The company concentrated on building big stores with wide aisles and spacious parking lots, facilitating suitable movement both inside and outside. Specialty departments like service delis, meat and fish counters, and salad bars added to the one-stop shopping concept.
To speed up transactions, Albertsons implemented electronic scanning at the check stands. New pharmacy computers in combination units instantly provided patient profiles for faster prescription ordering and more efficient insurance billing procedures.
Albertsons modern and efficient distribution system expanded during the decade to provide nearly two-thirds of all merchandise sold in stores. In 1982, a 371,000-square foot full-line facility opened in Denver, Colorado.
In 1988, the company’s first mechanized distribution center, covering an area of over half a million square feet, opened in Portland, Oregon. By the end of the decade, this and six other distribution centers serviced Albertsons 523 stores in 17 states. The Albertsons team was 55,000 strong.
Albertsons continues to evolve with the changing needs of customers. Friendly well-trained employees, the right products, great service, commitment to the community, and most of all, an unwavering focus on customers’ needs, are the principles applied by the nearly 100,000 men and women representing Albertsons Food and Drug today.
As always, we will continue to strive to “give the customer the merchandise they want, at a price they can afford, complete with lots of tender, loving care,” just as Joe Albertson did in 1939.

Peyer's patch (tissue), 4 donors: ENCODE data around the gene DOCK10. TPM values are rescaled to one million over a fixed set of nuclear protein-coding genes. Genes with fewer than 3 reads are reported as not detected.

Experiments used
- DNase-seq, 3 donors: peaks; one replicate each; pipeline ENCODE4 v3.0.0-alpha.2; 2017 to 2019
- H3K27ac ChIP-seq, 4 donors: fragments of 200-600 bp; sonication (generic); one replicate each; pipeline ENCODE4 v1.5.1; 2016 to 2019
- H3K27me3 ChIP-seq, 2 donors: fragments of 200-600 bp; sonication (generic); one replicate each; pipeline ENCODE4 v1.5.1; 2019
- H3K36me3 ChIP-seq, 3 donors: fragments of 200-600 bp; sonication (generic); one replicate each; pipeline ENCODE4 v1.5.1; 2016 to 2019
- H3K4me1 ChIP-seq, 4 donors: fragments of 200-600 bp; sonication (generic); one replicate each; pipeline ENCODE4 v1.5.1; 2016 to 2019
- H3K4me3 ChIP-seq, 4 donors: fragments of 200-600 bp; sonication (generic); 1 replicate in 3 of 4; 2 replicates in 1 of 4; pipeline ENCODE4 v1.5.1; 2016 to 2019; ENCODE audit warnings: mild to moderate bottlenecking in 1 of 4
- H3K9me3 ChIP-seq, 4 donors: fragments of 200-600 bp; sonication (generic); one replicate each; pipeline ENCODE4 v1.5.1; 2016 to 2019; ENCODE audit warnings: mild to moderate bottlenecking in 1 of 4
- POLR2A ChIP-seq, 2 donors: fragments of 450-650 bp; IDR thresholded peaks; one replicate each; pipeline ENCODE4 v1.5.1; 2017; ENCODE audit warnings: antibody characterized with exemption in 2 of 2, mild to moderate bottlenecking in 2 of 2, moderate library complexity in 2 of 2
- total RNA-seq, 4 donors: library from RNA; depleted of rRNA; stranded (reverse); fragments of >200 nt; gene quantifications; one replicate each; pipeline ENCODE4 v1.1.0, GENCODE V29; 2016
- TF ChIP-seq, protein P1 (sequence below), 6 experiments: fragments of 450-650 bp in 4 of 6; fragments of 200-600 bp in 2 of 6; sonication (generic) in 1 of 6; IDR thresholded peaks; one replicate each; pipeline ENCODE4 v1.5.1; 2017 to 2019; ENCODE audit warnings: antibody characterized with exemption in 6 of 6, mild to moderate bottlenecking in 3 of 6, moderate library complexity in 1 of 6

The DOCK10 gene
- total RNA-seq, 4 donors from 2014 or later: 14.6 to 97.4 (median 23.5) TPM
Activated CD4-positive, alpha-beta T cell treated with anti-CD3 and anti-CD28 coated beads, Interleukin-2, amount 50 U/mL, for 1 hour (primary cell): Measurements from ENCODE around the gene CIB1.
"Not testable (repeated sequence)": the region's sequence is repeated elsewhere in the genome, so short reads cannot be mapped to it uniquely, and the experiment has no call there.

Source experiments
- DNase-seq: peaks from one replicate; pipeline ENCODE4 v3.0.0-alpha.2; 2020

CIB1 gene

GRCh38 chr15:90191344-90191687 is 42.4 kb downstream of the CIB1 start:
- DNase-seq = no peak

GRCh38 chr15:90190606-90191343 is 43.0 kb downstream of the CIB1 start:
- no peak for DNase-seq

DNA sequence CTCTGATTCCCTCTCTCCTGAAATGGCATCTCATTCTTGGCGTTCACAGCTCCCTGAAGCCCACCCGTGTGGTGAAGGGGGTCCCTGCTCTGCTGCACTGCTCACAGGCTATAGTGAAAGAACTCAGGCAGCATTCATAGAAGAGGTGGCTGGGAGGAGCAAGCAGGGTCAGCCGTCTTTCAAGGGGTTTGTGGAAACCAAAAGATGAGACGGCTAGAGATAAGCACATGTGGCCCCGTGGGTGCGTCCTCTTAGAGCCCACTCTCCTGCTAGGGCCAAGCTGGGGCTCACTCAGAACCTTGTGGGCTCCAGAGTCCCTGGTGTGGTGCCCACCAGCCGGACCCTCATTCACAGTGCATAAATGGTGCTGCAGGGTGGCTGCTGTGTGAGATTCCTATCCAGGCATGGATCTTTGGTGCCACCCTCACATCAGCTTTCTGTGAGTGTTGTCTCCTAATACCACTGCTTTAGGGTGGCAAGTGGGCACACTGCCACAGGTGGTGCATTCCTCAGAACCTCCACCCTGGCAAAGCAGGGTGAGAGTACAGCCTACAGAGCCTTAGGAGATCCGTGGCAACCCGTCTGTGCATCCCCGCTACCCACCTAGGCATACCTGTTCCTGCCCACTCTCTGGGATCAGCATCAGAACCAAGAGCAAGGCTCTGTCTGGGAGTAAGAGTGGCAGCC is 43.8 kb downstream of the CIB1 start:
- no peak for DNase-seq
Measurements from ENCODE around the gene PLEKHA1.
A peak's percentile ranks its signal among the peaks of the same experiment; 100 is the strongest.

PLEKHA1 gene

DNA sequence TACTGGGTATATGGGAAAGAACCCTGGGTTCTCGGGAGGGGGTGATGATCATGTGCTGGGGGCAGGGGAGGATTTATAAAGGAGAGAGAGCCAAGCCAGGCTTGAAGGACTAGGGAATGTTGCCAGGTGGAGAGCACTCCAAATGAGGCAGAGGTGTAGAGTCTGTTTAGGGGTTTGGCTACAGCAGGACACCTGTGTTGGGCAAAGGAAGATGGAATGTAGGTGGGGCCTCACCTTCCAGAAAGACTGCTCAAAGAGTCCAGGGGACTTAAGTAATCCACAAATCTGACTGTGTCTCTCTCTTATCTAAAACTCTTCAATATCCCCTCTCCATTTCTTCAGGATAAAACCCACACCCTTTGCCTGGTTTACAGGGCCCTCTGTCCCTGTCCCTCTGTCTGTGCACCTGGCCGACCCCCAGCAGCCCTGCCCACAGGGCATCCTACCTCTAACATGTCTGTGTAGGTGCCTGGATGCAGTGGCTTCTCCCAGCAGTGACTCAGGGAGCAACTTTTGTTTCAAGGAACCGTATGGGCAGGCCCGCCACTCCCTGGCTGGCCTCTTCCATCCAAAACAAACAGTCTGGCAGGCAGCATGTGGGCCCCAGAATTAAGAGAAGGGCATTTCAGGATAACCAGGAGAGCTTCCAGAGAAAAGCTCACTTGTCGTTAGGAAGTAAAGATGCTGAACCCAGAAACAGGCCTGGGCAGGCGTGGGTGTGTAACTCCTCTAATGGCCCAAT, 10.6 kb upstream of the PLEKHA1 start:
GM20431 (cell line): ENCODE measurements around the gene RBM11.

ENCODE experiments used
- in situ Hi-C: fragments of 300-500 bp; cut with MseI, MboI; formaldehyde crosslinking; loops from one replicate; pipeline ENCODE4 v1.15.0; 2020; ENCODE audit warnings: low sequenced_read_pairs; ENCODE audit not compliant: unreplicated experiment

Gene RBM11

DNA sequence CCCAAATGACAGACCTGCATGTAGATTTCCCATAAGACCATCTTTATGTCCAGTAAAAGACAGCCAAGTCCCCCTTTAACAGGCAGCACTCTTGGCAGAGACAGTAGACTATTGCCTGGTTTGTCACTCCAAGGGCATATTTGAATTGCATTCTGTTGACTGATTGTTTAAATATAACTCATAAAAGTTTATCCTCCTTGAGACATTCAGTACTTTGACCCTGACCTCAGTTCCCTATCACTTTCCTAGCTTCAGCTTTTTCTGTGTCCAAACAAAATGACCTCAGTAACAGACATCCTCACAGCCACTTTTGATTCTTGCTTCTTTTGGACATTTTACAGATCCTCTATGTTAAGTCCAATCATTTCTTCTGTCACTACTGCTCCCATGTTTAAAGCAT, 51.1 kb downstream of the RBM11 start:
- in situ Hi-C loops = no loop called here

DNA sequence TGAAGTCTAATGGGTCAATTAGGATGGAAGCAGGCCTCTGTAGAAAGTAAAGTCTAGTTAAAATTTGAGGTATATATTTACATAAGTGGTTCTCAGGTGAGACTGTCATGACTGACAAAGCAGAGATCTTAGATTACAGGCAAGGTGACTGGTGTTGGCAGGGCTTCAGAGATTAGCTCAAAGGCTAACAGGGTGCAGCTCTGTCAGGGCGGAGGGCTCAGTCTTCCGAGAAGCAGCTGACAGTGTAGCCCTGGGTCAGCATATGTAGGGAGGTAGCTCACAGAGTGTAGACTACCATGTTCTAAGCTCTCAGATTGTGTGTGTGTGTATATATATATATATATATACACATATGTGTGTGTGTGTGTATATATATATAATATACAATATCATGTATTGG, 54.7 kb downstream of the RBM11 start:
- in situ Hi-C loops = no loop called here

Technology continued to evolve throughout the 1990s, but while computers linked stores, distribution centers and support offices in everything from ordering, fulfillment, merchandising and even computer-guided training of store associates, the company maintained that for customers the personal touch still meant everything.
A concerted effort was launched to learn about the individual communities we served. The one-size-fits-all store of the 80s gave way to neighborhood marketing in which we looked for ways to cater to our diverse customers and neighborhoods in the most meaningful ways possible. By expanding our store formats and product selection to provide for Kosher, Hispanic and Asian necessities, we grew in our commitment to meeting the needs of our customers.
In 1993, Albertsons suffered a great loss with the passing of our founder Joe Albertson at the age of 86. Joe’s spirit will always live on, however, in our effort to “give the customer the merchandise they want, at a price they can afford, complete with lots of tender, loving care.”
Other major milestones of the 90s included the launch of the “Dear Albertsons” advertising campaign, the introduction of our Specialty Breads and many other Albertsons Brand items, award-winning efforts in recycling and environmental activities, our first fuel centers and self-checkout stands, and the start of our on-line shopping service.
The decade closed with our American Stores merger which brought the food and drug banners of Acme, Jewel-Osco, Osco Drug and Sav-on drugs to our organization as well as Lucky stores in California. By the end of 1999, the company was comprised of more than 2,400 stores with over 200,000 associates serving customers in 38 states.
Back to my own account:
On 23 January 2006, Albertsons was purchased by a consortium of investors including Supervalu (which acquired 1100-plus Jewel, Acme, Shaw’s, and Albertsons stores in Southern California, the northwest, the intermountain areas, and Florida), Cerberus Capital (which acquired 600-plus Albertsons stores in Northern California, the Rocky Mountains, Florida, and Texas), and CVS (which acquired all standalone Osco, and Sav-on phramacies).